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Tankwa Karoo: it’s dry, but you can drive it

“A red Coca Cola-branded water tank, a light blue skedonk with its bonnet buried in the ground, and a signboard that reads “Free Wi-Fi” indicated that this must be it. It’s hard to believe that there’s any form of network connection here so we remained sceptical…”

The Koue Bokkeveld is a place surprisingly unbeknownst to many Capetonians. I recently celebrated my birthday on a farm in the Koue Bokkeveld and it was a tricky thing to explain to my guests how to get to there.

“Koue Bokkeveld? What’s the closest landmark?” someone asked.

“Probably Op-die-Berg,” I replied. That didn’t mean much to them as it sounded like a town you’d find in an Afrikaans fairy tale. Thankfully I was able to drop a pin on WhatsApp and everyone managed to find it.

Apart from the Bokkeveld (as the locals call it) being renowned for, you guessed it, being cold, we were expecting lovely weather and everyone pitched their tents. Soon the sizzling sound of chops and boerewors on the braai was accompanied by an irresistible smell. Then came the wind – a ruthless wind that almost blew the meat off the braai and the tents into the orchards.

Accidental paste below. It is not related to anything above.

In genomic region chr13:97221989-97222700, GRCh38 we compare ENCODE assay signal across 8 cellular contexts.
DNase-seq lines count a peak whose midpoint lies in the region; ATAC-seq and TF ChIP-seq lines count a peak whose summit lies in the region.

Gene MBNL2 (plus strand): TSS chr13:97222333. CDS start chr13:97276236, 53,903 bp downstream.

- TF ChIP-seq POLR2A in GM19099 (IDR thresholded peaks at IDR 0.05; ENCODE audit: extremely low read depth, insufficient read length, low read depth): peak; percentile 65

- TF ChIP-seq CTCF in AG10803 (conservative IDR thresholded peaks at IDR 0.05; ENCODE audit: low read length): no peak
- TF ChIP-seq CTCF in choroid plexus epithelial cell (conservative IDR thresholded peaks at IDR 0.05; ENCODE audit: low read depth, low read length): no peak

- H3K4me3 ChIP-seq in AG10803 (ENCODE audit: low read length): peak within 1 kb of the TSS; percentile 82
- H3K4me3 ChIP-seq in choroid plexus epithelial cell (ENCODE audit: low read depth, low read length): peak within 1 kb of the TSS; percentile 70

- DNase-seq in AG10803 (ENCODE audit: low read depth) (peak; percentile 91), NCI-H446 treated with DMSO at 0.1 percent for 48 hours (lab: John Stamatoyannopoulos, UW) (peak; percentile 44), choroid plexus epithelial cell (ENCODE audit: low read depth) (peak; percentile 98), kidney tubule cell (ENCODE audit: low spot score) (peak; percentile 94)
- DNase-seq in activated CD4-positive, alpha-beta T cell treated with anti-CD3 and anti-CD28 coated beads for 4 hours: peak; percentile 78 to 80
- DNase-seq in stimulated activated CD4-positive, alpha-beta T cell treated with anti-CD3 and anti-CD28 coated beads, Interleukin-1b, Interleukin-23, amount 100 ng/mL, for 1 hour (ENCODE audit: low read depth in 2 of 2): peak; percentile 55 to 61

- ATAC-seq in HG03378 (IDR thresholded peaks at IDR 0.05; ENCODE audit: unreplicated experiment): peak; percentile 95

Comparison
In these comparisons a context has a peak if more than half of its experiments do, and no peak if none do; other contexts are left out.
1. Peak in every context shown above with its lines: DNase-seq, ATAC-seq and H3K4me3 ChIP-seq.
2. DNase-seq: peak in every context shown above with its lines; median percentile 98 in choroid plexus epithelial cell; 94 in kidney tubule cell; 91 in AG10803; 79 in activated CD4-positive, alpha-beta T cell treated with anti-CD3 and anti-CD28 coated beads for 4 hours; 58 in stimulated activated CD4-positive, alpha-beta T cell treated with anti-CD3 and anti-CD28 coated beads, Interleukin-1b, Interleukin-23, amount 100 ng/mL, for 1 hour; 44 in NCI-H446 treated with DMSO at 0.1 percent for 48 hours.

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The next morning, wind still howling, someone cooked up a plan: “Let’s take a drive to the Tankwa Padstal?” he said with a slightly desperate tone in his voice. “Google Maps says it’s not too far from here?” His hayfever-eyes, slightly swollen, were pleading.

This turned out to be a marvellous idea for those like him who didn’t adore the wind and the sneezing that accompanied it and for those like me who secretly wanted to take the new Volkswagen Touareg for an off-road spin. The N1 is only that exciting.

With all five seats occupied, the sunroof open, and the playlist selected, we set off on our little road trip. The Touareg’s InnoVision cockpit was being thoroughly explored by my co-pilot and with each discovery she made, the crowd in the back seats gave a unified “Whoah, cool….”

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After turning left at a signboard that reads “Ceres Karoo / Cederberge” just before Op-die-Berg, we sailed along smoothly in the 4,878mm metal ship. I always wondered where one would end up if you took this turn.

This part of the world is all about fruit: apples, citrus, cherries, and the like and the gorgeous green orchards set against the rocky Skurweberg mountains are a marvel. Onions are also becoming a popular thing to grow in this region.